Galindez picked up where he left off in the seventh, putting Kates immediately in trouble with a barrage of power punches. Hurt as he was, Galindez did not neglect his defense, bobbing and weaving in and out of danger as needed. Midway through the round, Kates went on a defensive shell as Galindez pounded on him from all angles. A relentless attack in a neutral corner saw Galindez connect what seemed to be a couple of dozen unanswered punches. A few well-placed uppercuts towards the end of the round sent Kates to the canvas, sliding off the corner padding. He got up just in time to receive yet another barrage of punches before the round ended.
In the eighth, Kates’ desperation became clear, as he rammed Galindez with his head during a clinch in the early going and then repeated the dose midway through the round before receiving a warning from the referee. Lectoure climbed onto the ring apron to complain about the accumulation of transgressions by the challenger.
Blood pours from his cut once again, but the imminent end of the fight inspires Galindez to neglect that problem in favor of a continuous stream of punches
The ninth was one of the champ’s best rounds, and it ended with a barrage of about 30 unanswered punches by Galindez. This may have been enough to stop the fight under any other circumstances, but the current ones dictated that no amount of pain or punishment seemed enough to stop a fight that, at this point, was pretty much defined by both.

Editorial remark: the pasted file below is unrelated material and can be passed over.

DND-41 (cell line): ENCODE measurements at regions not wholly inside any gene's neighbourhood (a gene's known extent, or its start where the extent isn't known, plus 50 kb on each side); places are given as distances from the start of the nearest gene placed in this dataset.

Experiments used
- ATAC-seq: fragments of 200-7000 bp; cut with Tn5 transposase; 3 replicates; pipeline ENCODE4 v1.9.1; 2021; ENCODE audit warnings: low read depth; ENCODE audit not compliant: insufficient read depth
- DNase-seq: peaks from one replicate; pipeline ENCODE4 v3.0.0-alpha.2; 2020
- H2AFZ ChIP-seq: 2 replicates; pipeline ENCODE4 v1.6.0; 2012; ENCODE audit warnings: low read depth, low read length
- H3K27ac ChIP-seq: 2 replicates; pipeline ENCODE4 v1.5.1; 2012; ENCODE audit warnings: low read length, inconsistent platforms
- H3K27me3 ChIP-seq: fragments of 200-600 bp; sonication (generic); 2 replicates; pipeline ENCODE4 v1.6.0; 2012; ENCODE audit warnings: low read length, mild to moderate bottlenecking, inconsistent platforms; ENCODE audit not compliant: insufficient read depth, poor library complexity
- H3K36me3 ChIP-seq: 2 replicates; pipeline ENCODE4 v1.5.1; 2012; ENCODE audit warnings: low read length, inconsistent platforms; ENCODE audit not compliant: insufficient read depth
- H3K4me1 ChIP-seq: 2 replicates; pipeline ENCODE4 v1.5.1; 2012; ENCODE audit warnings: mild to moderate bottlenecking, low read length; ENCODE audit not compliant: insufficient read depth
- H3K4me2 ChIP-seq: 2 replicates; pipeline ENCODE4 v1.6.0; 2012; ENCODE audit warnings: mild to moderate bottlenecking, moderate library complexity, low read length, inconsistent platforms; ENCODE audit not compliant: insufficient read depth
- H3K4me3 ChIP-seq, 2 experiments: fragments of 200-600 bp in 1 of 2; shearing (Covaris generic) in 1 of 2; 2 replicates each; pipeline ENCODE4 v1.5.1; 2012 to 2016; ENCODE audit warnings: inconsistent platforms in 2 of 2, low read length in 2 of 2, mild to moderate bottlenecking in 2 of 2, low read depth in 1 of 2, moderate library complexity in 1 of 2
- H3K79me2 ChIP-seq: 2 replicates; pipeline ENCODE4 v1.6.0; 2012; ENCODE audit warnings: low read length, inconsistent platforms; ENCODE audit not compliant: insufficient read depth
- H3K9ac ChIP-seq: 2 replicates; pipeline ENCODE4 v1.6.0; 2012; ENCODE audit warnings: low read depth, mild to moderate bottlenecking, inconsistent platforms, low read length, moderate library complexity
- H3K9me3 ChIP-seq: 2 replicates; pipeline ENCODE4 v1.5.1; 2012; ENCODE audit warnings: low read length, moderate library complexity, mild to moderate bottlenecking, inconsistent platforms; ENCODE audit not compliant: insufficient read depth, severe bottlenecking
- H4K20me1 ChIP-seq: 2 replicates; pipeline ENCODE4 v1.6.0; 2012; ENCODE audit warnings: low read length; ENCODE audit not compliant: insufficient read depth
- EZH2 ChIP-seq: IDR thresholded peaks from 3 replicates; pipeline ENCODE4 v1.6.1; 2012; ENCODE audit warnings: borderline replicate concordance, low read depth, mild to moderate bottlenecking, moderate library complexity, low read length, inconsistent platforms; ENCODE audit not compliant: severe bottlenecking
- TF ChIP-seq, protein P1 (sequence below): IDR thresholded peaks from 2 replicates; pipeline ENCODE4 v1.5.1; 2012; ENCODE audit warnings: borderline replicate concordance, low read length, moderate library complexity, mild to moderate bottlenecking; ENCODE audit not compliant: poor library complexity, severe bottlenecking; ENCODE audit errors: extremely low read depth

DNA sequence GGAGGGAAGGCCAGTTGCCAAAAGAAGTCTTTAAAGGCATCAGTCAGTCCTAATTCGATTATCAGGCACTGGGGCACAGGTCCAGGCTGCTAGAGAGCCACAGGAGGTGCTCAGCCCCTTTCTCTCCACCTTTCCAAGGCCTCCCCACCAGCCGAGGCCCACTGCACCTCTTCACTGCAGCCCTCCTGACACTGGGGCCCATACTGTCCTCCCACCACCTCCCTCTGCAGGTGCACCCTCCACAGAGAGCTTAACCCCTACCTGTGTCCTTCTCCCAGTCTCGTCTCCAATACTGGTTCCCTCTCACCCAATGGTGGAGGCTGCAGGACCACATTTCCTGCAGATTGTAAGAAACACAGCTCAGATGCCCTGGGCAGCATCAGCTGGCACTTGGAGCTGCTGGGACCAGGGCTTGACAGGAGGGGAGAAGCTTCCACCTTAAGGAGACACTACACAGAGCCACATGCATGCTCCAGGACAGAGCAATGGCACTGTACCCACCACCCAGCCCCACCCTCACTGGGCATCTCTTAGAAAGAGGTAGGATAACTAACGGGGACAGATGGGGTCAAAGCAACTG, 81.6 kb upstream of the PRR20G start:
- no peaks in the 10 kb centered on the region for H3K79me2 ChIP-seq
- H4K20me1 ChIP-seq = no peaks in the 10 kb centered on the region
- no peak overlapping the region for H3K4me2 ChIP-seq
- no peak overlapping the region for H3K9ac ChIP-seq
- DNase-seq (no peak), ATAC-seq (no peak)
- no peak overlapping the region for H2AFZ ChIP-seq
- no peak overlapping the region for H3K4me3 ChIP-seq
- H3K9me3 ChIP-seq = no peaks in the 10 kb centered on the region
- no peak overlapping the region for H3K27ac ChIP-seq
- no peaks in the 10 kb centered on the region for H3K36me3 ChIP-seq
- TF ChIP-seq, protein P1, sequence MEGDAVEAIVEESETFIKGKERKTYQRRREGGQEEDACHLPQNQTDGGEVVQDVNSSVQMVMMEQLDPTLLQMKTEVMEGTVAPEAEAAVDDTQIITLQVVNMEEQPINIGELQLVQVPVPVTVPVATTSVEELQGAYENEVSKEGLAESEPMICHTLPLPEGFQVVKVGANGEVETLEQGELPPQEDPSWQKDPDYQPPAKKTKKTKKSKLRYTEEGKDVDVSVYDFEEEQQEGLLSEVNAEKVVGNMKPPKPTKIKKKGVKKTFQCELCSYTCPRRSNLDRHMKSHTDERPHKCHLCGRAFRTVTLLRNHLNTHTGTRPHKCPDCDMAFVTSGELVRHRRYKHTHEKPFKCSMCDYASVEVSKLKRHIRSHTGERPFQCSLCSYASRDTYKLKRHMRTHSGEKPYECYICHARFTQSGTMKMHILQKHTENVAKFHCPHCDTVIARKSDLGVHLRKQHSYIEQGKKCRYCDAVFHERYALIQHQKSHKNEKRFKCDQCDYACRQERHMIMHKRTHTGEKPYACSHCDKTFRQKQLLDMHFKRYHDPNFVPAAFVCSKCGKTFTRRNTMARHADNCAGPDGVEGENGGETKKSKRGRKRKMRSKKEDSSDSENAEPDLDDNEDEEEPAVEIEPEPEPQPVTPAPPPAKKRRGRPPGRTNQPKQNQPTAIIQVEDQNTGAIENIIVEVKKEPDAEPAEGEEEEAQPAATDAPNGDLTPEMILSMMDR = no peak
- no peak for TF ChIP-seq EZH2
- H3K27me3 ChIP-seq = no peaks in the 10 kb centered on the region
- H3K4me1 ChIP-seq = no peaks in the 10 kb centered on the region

Kates furthered the case for a stoppage when he staggered towards his corner at the end of the round. Determined to finish him off at any cost, Galindez turned his jab into a chocking hold with which he set Kates in position to punish him with his right hand, a maneuver that Christodoulou quickly convinced him to abandon in the early going of the 10th. With the bleeding under control during the first minute of each round, Galindez seized those early moments of each episode to pick his spots and connect with accuracy, leaving the wildest sweeping swings for the portion of the round in which he became half-blinded by his own blood.